Roselyn N’geno (AfCFTA Secretariat) put the evolution of ISDS in Africa into perspective, highlighting three key advancements: (i) the position of African states in ISDS forums (i.e. UNCITRAL) , (ii) an Africanization of investment arbitration with the significant increase of foreign investment in the last 15 plus years, and (iii) conducting ISDS via regional judicial organs (i.e. the Economic Community of West African States Court of Justice). She suggested that in the Phase II ISDS negotiations, other African instruments may be used as referential points, such as the 2007 Common Market For Eastern and Southern Africa (COMESA) Treaty, and the Pan-African Investment Code adopted in 2015. Jackwell Feris (Cliffe Dekker Hofmeyr), added that a depoliticalized approach was warranted, to avoid results akin to the 2012 disbandment of the SADC Tribunal. However, he noted that while South Africa has not embraced ISDS, it still endorses a relative part of it considering that several treaties providing for ISDS have not been terminated and the SADC model BIT provides for an election by each member state to either include or omit ISDS in its respective BITs.
Recalling the ISDS moratorium rationale, Professor Chrispas Nyombi (Canterbury Christ Church University) concluded the panel by informing that the November 2020 14th meeting of the African Union Ministers of Trade (AMOT) lead to the adoption of the Draft Declaration on The Risk of Investor-State Dispute Settlement with Respect to Covid-19 Pandemic Related Measures. The Declaration (paras (i) to (vi)) urges States to explore options under international law to mitigate the risks of ISDS claims including mutual temporary suspension of investment provisions in treaties with respect to covid-19 measures.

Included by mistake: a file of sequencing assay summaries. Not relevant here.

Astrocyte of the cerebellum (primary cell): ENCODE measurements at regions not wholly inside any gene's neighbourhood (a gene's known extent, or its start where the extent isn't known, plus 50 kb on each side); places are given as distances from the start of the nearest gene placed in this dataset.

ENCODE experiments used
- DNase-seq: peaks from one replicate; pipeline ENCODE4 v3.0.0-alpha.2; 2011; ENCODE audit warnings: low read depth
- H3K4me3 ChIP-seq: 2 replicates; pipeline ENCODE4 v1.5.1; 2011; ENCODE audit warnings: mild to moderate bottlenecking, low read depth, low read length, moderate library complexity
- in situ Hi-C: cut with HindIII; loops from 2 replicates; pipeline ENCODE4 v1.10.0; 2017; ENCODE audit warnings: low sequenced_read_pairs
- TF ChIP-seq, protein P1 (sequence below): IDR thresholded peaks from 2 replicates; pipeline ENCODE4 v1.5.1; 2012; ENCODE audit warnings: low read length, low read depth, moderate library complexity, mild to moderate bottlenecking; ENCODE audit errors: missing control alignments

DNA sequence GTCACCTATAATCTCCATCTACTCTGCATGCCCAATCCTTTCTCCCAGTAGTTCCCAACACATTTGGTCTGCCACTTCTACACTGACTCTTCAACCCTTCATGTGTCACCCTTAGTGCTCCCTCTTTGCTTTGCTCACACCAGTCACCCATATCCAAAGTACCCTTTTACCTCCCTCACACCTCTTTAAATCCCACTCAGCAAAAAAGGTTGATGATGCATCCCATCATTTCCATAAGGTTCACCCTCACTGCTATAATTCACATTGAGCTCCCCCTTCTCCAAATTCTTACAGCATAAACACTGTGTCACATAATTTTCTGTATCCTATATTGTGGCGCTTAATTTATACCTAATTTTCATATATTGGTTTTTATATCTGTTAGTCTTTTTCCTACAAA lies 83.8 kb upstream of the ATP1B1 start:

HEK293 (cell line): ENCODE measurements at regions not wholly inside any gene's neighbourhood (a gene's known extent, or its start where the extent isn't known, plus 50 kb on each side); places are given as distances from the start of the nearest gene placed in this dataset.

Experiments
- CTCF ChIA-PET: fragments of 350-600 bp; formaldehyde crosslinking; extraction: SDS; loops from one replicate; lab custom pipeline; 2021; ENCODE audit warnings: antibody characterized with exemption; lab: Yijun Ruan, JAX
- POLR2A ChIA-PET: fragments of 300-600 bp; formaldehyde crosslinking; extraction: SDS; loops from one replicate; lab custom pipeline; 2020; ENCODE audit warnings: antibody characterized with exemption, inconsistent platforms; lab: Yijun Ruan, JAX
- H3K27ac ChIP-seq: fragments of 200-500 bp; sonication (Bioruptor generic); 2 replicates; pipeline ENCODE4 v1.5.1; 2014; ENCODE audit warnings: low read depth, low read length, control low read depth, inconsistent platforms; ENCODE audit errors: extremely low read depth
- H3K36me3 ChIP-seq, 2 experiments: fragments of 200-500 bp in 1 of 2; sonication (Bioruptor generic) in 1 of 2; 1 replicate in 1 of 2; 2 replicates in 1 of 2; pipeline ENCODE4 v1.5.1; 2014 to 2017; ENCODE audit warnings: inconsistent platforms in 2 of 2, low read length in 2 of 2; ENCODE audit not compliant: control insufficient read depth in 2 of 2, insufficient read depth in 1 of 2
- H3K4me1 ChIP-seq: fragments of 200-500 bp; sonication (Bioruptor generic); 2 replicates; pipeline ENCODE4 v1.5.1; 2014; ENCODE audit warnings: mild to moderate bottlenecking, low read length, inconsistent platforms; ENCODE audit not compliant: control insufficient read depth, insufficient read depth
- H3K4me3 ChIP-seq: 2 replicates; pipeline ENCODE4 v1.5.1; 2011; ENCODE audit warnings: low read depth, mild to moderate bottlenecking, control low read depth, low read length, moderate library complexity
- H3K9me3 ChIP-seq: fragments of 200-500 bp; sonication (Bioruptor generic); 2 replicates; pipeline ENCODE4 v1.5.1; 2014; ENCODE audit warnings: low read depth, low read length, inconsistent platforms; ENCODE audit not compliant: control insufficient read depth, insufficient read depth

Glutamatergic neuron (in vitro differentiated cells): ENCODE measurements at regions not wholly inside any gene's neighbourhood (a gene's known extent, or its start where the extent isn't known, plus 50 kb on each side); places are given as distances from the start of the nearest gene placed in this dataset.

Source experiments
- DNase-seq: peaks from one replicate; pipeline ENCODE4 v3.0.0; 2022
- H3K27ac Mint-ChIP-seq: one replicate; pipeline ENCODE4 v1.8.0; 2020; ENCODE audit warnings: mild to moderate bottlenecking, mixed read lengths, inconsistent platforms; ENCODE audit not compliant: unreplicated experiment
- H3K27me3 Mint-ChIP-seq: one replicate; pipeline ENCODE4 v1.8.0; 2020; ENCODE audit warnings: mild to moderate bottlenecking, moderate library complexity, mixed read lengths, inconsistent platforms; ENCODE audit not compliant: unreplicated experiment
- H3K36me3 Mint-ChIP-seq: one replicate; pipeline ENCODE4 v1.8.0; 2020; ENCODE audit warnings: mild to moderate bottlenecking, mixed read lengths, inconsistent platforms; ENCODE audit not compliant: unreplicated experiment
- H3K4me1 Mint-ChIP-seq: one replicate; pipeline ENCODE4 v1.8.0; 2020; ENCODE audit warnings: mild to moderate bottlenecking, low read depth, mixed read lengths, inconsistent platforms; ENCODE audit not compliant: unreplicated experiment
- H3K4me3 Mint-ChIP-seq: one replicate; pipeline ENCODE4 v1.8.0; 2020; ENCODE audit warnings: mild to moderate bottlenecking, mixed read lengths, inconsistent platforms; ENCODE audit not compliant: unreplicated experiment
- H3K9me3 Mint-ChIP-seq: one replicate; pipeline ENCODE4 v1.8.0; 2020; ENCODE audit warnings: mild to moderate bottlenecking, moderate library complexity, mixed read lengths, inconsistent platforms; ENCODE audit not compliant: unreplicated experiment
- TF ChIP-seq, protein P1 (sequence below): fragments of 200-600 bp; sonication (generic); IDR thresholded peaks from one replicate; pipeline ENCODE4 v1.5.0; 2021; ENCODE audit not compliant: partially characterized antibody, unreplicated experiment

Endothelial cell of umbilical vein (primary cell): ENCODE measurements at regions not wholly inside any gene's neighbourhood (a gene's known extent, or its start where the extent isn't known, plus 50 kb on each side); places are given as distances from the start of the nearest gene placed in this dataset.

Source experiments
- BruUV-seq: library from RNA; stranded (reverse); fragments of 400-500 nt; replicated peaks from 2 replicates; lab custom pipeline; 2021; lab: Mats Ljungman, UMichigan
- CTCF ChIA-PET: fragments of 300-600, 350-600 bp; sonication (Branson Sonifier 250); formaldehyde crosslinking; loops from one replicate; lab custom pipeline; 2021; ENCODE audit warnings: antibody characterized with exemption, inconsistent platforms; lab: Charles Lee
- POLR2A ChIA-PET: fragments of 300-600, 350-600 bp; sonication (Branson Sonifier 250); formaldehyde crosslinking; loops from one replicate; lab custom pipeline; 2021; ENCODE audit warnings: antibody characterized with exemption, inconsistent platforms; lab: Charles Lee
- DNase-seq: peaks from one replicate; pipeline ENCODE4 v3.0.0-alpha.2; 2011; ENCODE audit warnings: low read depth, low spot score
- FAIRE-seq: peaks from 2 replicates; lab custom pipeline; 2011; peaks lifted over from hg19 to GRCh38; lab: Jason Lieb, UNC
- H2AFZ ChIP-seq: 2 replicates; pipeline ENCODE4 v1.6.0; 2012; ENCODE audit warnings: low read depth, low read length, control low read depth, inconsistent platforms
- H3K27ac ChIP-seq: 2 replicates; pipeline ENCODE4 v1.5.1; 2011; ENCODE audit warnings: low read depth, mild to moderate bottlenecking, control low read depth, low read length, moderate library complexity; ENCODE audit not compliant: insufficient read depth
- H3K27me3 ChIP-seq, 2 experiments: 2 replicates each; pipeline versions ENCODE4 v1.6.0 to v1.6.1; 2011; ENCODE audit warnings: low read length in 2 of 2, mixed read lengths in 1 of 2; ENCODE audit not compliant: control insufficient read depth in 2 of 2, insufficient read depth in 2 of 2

Mega Disputes, Expansion of International Arbitration Centers, and a Renewed Interest in Shariah Law as a Foundation of Applicable Law in the MENA Region
The MENA region represents a unique and dynamic configuration in the dispute resolution sphere, particularly in view of major reforms of the arbitration landscape in Dubai, unifying arbitral centers under the DIAC. Moderator Meagan T. Bachman (Crowell & Moring) kickstarted the WAU MENA panel by pinpointing these particularities, ranging from: (i) business-related characteristics, with projects, most often construction, that trigger mega disputes; (ii) trade-related, as a link of the region between Asia, Africa and Europe, (iii) political, due to the shifts in regional regimes and alliances; and (iv) legal, as the legal framework of the region comprises civil law, common law and Shariah law.